A new series celebrates progress through natural resources

Our new daily infographic from adventurer-scientist Tony Morley appears in social media with the hashtag #ResourceProgress.



Scientist and adventurer Tony Morley is always up for something new, and in the #ResourceProgress project we have that.

Canadian born, Tony is currently based in Canberra, Australia where he is producing a series of narrative infographics for Resource Works. They'll be featuring daily in our Twitter (@Resource_Works) feed as well as on Facebook, with the unifying hashtag #ResourceProgress.

Through these infographics, we are hoping to stimulate an informed and constructive conversation about what it takes to power the most energy intensive civilization in world history.  



More background

To learn a little more about Tony, check out these passages from a fascinating essay he wrote that we'll come back to again in future:

"Our energy consumption has progressed at an unparalleled and clearly demonstrable rate. As individuals and as a collective, we now control more abundant supplies of energy than at any point in our history as a species. During the Stone Age the average Sapiens had approximately 4,000 calories or 16,736 kilo-joules of available energy for all tasks. Now a modern human residing in a developed nation can pull over 200,000 calories or 836,000 kilo-joules of energy on a daily basis."

"Our species has leveraged this tremendous energy to elevate our status and to vanquish the discomforts and dangers of our prehistory. Our technological capacity, fuelled by abundant energy, has driven back the spectre of famine and abolished the threat of plague, all the while providing an ever-expanding array of luxury. The scientific revolution and subsequent industrial revolution provided an unshakable foundation for this forward progress. The aforementioned revolutions removed our perceived need for religion, delivering incontestable results and vastly superseding the accomplishments of our ancestors."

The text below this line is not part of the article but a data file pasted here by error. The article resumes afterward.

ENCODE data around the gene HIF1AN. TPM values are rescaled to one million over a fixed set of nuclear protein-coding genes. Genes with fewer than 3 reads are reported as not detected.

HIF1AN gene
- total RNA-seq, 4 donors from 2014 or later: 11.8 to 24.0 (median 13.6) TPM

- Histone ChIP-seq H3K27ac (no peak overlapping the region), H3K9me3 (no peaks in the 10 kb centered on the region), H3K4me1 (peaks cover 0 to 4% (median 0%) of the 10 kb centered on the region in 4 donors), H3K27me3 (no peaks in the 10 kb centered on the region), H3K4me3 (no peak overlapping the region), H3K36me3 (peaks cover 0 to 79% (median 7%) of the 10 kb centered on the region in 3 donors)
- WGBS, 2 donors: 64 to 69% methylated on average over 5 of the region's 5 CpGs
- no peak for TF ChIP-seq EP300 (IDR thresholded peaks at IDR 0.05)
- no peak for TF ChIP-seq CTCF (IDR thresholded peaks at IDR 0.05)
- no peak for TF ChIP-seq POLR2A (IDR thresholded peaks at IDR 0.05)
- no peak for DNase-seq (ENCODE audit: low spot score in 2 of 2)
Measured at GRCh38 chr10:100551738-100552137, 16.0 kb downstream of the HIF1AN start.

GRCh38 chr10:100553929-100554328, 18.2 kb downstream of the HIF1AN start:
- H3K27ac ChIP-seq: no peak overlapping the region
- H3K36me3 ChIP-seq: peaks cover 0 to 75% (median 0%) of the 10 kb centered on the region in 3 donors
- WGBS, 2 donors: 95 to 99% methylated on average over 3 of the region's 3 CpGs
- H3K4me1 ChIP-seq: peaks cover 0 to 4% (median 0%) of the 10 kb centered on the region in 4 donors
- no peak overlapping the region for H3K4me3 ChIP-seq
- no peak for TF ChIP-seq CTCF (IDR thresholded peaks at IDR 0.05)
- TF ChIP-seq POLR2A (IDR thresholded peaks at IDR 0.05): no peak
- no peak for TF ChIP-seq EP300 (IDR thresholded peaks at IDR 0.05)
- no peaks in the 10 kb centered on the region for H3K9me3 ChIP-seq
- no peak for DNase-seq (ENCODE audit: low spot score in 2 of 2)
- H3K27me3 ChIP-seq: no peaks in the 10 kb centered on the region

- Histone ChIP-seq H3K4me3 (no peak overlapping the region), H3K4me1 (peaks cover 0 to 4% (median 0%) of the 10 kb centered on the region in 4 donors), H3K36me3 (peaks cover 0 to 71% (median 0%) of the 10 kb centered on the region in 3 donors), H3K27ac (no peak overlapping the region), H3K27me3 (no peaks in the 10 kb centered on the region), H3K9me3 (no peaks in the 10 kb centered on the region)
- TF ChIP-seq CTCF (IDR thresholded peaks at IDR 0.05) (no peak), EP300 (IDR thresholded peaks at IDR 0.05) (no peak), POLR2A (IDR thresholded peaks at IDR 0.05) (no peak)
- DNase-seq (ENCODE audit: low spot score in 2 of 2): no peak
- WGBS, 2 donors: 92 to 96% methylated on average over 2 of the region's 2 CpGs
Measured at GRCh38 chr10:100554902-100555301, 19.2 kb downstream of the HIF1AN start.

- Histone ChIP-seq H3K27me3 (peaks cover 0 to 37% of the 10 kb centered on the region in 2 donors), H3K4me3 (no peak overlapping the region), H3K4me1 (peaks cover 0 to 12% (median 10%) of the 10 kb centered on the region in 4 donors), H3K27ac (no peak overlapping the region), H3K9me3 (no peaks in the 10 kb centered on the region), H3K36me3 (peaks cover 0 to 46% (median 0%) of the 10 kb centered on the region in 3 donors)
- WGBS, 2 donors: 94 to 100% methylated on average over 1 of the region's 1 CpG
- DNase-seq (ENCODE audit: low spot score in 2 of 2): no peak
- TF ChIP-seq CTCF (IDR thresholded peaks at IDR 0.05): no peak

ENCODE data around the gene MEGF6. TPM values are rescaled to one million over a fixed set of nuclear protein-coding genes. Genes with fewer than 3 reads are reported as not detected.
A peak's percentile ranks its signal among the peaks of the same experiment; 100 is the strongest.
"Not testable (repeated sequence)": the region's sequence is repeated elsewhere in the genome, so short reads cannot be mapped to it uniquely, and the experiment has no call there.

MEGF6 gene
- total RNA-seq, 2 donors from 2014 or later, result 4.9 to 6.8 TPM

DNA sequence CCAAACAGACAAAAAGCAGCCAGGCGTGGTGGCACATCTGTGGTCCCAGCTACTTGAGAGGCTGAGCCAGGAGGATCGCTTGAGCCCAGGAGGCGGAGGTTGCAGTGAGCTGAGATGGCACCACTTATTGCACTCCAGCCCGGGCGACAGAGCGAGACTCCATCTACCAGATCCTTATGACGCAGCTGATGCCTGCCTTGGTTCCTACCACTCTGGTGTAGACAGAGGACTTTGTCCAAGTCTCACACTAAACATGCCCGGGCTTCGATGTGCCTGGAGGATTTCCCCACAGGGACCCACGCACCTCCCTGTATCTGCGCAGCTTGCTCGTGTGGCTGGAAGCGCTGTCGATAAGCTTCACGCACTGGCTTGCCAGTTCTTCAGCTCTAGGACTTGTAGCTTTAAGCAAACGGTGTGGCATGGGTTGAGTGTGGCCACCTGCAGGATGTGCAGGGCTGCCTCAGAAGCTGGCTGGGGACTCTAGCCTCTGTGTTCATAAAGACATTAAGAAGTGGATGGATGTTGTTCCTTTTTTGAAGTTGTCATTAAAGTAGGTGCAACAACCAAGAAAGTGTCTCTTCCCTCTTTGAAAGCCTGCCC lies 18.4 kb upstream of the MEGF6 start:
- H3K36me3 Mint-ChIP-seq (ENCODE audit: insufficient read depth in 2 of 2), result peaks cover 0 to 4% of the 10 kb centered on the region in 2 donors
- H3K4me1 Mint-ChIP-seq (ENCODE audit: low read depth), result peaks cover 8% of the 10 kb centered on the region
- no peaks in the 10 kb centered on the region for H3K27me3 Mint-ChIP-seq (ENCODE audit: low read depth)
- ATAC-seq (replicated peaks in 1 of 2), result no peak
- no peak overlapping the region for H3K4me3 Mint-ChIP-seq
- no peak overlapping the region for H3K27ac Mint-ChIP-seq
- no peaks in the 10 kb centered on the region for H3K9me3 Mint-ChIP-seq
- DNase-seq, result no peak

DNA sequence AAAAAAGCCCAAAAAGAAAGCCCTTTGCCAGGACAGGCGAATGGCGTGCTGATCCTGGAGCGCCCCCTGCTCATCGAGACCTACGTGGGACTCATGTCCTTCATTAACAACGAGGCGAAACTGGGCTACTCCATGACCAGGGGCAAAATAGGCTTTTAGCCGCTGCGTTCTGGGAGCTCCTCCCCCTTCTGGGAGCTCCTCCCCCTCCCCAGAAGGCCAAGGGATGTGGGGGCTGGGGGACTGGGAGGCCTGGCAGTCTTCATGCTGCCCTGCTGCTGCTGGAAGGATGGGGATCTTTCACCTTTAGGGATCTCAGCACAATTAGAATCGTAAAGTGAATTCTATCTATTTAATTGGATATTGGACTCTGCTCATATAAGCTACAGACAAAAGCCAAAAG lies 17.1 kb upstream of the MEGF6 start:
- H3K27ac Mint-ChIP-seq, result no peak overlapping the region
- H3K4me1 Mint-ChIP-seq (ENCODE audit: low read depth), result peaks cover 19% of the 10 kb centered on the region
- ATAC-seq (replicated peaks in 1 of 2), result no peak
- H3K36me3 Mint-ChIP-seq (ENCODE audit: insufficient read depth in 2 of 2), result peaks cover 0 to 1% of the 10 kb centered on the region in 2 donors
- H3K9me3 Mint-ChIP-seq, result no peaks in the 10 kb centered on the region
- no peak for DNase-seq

"Our current global exchange of energy and material resources is the direct representation of a market evolution stretching back nearly ten thousand years. The forces that dictate the value of gold, the availability of gas and the cost of a smart phone are the result of this ever evolving landscape of capitalist-driven market forces. The concept of free market forces has driven innovation and scientific advancement and put powerful, globally connected pocket computers in the hands of billions. The energy landscape in 2017 is still largely driven by these same fundamental market forces. In developed nations we demand an unending stream of ever-expanding luxury and upward standard-of-living growth, all the while taking action to reduce the direct personal costs incurred. The citizens of developed nations have shown a constant tendency to select the most abundant and least expensive energy, material and finished product choices. We are reluctant to invest in green technologies and businesses practicing sound environmental policy if that investment comes with any innate economic expense or reduction in the quality or abundance of the products delivered. This remains one of the principal driving forces behind the current energy and resource market. Governments and organizations are currently geared to provide their clients, namely the masses that elect and fund them, the products and services those masses are most adamantly requesting. For the last two hundred years this request has been inexorable growth, improved personal power and liberty and a continual reduction in costs. When electric vehicles can deliver the same lifespan, range, utility and performance at a cost that compares with a petrol-powered counterpart, there will be no need for subsidies; market forces will take swift action improving sales. This is the fundamental nature of market forces—large masses of humans seeking to maximize consumption and power while limiting personal and collective economic outlay."

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